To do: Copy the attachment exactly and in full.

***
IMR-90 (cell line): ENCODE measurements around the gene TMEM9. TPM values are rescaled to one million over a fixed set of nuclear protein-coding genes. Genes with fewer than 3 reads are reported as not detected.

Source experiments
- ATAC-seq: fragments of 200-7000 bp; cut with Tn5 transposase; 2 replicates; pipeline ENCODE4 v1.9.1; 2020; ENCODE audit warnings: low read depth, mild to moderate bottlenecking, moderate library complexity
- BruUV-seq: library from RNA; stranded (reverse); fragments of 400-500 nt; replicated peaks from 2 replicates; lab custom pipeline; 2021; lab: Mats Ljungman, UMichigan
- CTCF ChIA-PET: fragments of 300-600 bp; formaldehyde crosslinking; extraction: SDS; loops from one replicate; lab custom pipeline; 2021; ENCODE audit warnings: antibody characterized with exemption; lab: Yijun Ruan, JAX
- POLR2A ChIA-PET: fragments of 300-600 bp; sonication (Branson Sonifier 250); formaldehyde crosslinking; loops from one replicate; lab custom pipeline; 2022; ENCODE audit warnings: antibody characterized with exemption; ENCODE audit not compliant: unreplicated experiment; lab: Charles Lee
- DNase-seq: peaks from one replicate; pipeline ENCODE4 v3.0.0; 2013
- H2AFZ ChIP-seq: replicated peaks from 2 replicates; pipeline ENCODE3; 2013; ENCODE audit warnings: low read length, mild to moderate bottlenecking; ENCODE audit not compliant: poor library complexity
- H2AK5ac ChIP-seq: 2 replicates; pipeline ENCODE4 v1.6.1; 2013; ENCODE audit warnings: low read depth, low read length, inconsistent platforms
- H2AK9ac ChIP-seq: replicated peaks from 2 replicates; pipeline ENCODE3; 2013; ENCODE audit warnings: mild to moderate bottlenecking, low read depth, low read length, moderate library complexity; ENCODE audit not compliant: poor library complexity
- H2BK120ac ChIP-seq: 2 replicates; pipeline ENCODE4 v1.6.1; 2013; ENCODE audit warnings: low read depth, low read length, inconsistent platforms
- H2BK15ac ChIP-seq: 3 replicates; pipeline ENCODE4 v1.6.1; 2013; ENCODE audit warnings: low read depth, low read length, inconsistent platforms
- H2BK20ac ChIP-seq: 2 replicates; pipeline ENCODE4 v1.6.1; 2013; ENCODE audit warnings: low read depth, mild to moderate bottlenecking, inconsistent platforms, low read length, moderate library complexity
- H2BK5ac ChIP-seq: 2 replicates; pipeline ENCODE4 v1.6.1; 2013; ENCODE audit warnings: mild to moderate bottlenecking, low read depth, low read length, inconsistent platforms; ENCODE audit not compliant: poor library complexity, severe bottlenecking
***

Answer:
IMR-90 (cell line): ENCODE measurements around the gene TMEM9. TPM values are rescaled to one million over a fixed set of nuclear protein-coding genes. Genes with fewer than 3 reads are reported as not detected.

Source experiments
- ATAC-seq: fragments of 200-7000 bp; cut with Tn5 transposase; 2 replicates; pipeline ENCODE4 v1.9.1; 2020; ENCODE audit warnings: low read depth, mild to moderate bottlenecking, moderate library complexity
- BruUV-seq: library from RNA; stranded (reverse); fragments of 400-500 nt; replicated peaks from 2 replicates; lab custom pipeline; 2021; lab: Mats Ljungman, UMichigan
- CTCF ChIA-PET: fragments of 300-600 bp; formaldehyde crosslinking; extraction: SDS; loops from one replicate; lab custom pipeline; 2021; ENCODE audit warnings: antibody characterized with exemption; lab: Yijun Ruan, JAX
- POLR2A ChIA-PET: fragments of 300-600 bp; sonication (Branson Sonifier 250); formaldehyde crosslinking; loops from one replicate; lab custom pipeline; 2022; ENCODE audit warnings: antibody characterized with exemption; ENCODE audit not compliant: unreplicated experiment; lab: Charles Lee
- DNase-seq: peaks from one replicate; pipeline ENCODE4 v3.0.0; 2013
- H2AFZ ChIP-seq: replicated peaks from 2 replicates; pipeline ENCODE3; 2013; ENCODE audit warnings: low read length, mild to moderate bottlenecking; ENCODE audit not compliant: poor library complexity
- H2AK5ac ChIP-seq: 2 replicates; pipeline ENCODE4 v1.6.1; 2013; ENCODE audit warnings: low read depth, low read length, inconsistent platforms
- H2AK9ac ChIP-seq: replicated peaks from 2 replicates; pipeline ENCODE3; 2013; ENCODE audit warnings: mild to moderate bottlenecking, low read depth, low read length, moderate library complexity; ENCODE audit not compliant: poor library complexity
- H2BK120ac ChIP-seq: 2 replicates; pipeline ENCODE4 v1.6.1; 2013; ENCODE audit warnings: low read depth, low read length, inconsistent platforms
- H2BK15ac ChIP-seq: 3 replicates; pipeline ENCODE4 v1.6.1; 2013; ENCODE audit warnings: low read depth, low read length, inconsistent platforms
- H2BK20ac ChIP-seq: 2 replicates; pipeline ENCODE4 v1.6.1; 2013; ENCODE audit warnings: low read depth, mild to moderate bottlenecking, inconsistent platforms, low read length, moderate library complexity
- H2BK5ac ChIP-seq: 2 replicates; pipeline ENCODE4 v1.6.1; 2013; ENCODE audit warnings: mild to moderate bottlenecking, low read depth, low read length, inconsistent platforms; ENCODE audit not compliant: poor library complexity, severe bottlenecking